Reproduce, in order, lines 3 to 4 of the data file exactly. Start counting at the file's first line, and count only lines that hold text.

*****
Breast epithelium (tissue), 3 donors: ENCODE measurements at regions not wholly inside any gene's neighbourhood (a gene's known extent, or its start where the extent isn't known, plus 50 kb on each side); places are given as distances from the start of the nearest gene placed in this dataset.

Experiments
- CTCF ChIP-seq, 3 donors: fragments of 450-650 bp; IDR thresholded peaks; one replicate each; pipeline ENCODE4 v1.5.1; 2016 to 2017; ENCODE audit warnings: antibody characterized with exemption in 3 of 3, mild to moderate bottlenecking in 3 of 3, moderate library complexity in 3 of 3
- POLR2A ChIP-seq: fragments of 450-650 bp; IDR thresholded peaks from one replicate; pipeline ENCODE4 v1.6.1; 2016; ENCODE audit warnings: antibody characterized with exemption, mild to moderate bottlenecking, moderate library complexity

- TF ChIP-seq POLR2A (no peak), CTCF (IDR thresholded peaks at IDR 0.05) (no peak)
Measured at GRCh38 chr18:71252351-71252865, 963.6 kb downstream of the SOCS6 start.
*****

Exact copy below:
- CTCF ChIP-seq, 3 donors: fragments of 450-650 bp; IDR thresholded peaks; one replicate each; pipeline ENCODE4 v1.5.1; 2016 to 2017; ENCODE audit warnings: antibody characterized with exemption in 3 of 3, mild to moderate bottlenecking in 3 of 3, moderate library complexity in 3 of 3
- POLR2A ChIP-seq: fragments of 450-650 bp; IDR thresholded peaks from one replicate; pipeline ENCODE4 v1.6.1; 2016; ENCODE audit warnings: antibody characterized with exemption, mild to moderate bottlenecking, moderate library complexity